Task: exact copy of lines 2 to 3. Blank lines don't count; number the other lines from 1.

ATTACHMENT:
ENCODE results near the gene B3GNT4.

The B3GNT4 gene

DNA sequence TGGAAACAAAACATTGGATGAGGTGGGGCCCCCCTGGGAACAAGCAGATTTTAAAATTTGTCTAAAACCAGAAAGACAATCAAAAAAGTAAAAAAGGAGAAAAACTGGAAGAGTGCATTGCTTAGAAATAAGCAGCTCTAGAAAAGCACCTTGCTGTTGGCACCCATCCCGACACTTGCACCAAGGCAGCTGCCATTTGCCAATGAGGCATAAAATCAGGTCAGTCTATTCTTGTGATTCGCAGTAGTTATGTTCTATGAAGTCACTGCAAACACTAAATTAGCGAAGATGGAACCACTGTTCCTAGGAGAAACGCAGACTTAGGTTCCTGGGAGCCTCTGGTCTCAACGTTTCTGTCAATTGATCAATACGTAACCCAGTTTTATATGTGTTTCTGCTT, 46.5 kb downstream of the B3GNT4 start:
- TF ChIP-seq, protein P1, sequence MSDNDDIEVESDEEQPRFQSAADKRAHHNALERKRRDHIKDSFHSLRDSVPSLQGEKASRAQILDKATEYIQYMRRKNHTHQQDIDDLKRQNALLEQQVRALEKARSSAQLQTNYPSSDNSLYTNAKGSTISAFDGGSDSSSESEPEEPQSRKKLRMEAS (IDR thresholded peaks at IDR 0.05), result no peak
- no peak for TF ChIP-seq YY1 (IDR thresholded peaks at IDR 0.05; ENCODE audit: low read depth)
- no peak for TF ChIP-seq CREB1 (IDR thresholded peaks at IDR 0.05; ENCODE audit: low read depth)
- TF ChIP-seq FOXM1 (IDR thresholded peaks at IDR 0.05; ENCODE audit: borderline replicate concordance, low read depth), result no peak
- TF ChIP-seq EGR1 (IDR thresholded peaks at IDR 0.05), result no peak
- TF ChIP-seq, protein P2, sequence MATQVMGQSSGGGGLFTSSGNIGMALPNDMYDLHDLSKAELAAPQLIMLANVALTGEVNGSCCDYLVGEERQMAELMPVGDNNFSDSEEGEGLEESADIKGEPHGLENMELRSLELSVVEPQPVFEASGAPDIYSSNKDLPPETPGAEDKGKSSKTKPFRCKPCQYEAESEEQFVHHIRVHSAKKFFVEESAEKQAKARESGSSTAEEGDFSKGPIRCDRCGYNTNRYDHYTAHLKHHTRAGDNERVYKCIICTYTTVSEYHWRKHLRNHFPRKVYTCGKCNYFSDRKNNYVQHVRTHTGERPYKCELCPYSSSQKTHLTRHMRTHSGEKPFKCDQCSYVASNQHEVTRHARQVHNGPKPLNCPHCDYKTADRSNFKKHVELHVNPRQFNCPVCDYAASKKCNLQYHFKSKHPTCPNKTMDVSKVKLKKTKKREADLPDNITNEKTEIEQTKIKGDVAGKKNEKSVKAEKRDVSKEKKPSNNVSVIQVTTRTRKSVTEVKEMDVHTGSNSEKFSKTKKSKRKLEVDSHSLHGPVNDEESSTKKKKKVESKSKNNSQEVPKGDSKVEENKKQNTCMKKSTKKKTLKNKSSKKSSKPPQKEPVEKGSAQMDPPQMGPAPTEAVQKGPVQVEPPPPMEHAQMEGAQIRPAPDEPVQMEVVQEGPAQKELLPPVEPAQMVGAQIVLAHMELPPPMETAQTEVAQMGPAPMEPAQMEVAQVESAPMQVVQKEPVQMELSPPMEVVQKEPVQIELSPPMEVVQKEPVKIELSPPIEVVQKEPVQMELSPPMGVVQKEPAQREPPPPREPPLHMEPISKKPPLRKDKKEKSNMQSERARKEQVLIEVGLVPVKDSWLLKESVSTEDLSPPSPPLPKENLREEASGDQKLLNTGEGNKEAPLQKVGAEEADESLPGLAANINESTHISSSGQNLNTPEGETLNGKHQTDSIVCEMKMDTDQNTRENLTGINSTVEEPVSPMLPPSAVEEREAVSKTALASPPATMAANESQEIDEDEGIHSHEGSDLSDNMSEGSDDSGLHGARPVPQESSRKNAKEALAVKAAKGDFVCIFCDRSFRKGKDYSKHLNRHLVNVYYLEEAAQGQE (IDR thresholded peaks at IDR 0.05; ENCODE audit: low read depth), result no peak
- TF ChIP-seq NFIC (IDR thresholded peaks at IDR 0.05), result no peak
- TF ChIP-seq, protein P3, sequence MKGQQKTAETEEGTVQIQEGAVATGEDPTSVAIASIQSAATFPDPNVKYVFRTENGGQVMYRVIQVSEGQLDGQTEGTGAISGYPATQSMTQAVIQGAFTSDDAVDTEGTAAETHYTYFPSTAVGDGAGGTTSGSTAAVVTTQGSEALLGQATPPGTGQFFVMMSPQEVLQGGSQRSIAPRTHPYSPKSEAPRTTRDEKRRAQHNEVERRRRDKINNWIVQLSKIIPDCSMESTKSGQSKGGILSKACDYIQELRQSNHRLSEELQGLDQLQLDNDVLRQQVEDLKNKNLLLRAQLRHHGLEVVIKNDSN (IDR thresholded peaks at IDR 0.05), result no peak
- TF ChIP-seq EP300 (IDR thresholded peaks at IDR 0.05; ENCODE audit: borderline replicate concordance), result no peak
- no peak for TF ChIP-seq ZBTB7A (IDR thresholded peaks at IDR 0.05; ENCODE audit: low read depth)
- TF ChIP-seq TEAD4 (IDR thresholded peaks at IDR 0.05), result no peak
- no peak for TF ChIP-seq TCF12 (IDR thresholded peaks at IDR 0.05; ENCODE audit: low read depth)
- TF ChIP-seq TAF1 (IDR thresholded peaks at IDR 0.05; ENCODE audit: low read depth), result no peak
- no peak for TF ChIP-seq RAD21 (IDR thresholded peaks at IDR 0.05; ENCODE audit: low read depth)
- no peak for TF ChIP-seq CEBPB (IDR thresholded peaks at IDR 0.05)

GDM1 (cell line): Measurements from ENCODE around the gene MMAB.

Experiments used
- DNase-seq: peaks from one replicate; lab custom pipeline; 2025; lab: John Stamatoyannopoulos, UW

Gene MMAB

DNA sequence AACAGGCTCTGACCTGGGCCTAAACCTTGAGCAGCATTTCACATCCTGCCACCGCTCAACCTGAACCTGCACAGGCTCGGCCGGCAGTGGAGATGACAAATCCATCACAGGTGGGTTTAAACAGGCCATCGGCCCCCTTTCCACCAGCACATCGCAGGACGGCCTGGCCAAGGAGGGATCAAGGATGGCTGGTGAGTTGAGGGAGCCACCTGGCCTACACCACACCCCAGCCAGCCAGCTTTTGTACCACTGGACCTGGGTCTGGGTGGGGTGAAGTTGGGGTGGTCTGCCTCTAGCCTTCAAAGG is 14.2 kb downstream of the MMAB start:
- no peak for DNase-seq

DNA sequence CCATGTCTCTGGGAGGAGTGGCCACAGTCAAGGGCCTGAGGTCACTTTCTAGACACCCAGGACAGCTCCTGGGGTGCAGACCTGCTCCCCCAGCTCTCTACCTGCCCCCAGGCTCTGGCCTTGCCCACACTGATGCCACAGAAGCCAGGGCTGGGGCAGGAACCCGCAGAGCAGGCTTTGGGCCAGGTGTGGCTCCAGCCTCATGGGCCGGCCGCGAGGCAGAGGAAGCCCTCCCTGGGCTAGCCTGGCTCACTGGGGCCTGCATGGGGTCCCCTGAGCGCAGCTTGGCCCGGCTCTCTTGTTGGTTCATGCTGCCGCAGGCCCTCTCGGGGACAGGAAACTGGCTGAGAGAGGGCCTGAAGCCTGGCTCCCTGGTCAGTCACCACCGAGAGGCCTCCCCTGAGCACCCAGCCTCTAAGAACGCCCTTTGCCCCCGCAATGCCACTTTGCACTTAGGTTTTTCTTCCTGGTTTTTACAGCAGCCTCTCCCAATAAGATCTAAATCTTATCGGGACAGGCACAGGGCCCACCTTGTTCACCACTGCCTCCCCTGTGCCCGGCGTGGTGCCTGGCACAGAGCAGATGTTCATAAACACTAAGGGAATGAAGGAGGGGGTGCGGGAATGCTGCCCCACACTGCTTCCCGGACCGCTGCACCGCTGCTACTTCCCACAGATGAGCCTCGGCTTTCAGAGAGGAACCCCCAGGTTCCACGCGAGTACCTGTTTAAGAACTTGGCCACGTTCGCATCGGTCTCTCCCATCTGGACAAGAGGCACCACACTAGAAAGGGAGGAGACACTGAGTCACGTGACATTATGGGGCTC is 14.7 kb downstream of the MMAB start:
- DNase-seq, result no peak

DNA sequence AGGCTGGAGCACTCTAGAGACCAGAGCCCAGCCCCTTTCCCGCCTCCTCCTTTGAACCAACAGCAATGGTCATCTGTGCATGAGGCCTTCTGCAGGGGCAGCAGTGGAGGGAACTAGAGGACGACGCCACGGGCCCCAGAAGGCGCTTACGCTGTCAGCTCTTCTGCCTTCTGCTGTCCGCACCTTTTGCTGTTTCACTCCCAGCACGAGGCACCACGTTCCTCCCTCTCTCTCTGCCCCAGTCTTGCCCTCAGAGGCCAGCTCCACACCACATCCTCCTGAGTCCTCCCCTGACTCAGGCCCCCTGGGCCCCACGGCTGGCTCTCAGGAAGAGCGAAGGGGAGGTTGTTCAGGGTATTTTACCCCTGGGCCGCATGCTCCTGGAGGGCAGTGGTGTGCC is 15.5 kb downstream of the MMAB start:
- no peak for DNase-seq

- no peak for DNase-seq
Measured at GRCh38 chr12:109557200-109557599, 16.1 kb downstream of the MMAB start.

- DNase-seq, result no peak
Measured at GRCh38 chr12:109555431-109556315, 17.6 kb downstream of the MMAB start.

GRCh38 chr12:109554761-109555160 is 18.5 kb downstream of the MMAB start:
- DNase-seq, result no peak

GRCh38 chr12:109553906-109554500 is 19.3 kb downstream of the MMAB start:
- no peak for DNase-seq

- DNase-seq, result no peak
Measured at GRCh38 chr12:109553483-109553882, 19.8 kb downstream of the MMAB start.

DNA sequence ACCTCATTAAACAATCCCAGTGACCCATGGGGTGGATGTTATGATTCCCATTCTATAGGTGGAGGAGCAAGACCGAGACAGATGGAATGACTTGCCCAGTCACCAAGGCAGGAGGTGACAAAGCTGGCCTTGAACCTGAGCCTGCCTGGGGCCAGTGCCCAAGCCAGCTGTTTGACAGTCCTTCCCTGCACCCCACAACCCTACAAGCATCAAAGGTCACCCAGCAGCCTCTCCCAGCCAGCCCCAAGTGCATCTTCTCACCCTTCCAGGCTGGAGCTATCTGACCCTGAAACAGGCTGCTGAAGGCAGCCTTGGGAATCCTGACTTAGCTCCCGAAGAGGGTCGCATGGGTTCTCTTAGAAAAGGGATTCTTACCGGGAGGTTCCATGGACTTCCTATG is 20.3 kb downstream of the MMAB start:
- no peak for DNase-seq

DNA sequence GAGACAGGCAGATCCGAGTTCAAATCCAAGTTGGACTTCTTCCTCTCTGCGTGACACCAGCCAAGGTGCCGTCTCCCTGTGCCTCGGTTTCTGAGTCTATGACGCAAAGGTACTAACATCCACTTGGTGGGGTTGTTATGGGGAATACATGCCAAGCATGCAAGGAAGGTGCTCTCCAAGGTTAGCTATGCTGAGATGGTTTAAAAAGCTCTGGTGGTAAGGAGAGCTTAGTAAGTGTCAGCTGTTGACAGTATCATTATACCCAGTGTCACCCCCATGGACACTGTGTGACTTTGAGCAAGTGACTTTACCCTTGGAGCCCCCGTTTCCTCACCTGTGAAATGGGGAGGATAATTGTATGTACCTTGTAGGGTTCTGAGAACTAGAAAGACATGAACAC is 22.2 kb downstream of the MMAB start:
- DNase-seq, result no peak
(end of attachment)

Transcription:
The B3GNT4 gene

DNA sequence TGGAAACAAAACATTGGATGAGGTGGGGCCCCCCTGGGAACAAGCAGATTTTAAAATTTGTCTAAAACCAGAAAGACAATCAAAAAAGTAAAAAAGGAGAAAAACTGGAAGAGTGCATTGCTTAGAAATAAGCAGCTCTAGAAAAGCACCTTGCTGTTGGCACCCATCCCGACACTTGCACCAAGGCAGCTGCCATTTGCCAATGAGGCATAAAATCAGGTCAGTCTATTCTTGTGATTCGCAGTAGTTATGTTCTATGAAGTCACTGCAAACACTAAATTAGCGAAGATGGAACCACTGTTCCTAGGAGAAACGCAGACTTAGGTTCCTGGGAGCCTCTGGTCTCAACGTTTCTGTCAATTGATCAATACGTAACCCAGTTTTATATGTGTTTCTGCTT, 46.5 kb downstream of the B3GNT4 start: